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The Politically Incorrect Guide to Socialism (Politically Incorrect Guides)

3.93 of 5 stars 3.93  ·  rating details  ·  198 ratings  ·  24 reviews

What’s the central characteristic of socialism? That’s easy—it’s failure.

From North Korea to the American public education system, from Venezuelan oil companies to ObamaCare, the reports of socialism’s demise have been greatly exaggerated. Although the Soviet Union collapsed in ignominy, the central planning impulse that guided it endures in countless industries and gove

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Published January 1st 2011 by Blackstone Audiobooks (first published December 20th 2010)
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James
A solid addition to the catalog of works that expose socialism's inexorable, axiomatic failure. Williamson correctly defines socialism's pre-eminent characteristic as central planning, not redistribution of wealth, and takes the reader on a tour of modern and historical centrally planned catastrophes.



Most impressive was his run-down of Ghandian swadeshi socialism that India is only recently recovering from, North Korean Juche, Venezuelan socialism, and the slow rotting of that much-toted parago
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Walter Kuriger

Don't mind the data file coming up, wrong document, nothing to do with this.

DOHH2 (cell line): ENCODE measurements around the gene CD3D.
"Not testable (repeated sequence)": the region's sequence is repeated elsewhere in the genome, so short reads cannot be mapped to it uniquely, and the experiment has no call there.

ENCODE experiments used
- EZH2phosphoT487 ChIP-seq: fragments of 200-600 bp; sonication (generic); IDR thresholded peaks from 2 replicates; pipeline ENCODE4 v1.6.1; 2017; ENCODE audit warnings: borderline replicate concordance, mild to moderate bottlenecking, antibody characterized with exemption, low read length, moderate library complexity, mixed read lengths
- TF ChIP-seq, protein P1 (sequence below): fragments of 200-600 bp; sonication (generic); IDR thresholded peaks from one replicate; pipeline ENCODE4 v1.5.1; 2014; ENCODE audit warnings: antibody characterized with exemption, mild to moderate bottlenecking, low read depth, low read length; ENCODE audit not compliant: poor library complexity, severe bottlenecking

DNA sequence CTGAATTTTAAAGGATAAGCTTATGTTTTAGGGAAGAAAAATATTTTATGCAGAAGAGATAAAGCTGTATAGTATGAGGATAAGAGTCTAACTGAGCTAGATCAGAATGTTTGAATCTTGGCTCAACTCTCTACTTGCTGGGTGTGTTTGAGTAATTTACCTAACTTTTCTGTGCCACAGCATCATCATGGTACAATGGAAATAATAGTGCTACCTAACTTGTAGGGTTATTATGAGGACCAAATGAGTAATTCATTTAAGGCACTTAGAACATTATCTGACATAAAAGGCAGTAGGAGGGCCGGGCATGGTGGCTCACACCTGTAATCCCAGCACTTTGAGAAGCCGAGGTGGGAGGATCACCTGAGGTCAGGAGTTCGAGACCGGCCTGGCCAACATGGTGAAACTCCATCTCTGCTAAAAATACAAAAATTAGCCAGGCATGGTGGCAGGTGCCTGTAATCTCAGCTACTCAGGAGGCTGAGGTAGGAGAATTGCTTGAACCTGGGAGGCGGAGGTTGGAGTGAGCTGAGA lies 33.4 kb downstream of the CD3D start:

I love truth. This book shows the continued falacies of socialism, and the refusal to accept the true impact that socialism has on cultures, people groups, and even the earth. Socialism is a plague that should be eradicated. An excellent book.
Patrick
Great. Williamson shows how socialism (defined as central planning of non-public goods/services) is always disruptive at best, deadly at worst. The past century has made it clear that socialism is simply inconsistent with how the world works, which makes its advocates either arrogant or naive (or both). I also enjoyed Williamson's thoughts on what we really ought to be doing to reform healthcare. Highly recommended.
Elizabeth
I think I hated this book. While I am no socialist or even a democrat, Williamson makes even the choice to drive a Prius instead of a Hummer a socialist choice because to do so is to reduce the amount of oil you consume personally. I don't think that a capitalist society is necessarily the one that consumes as much as they possibly can regardless of their wants or needs. A person is generally going to spend their money on something, that has been make clear. Spending it on oil is not necessarily ...more
Joe Chernicoff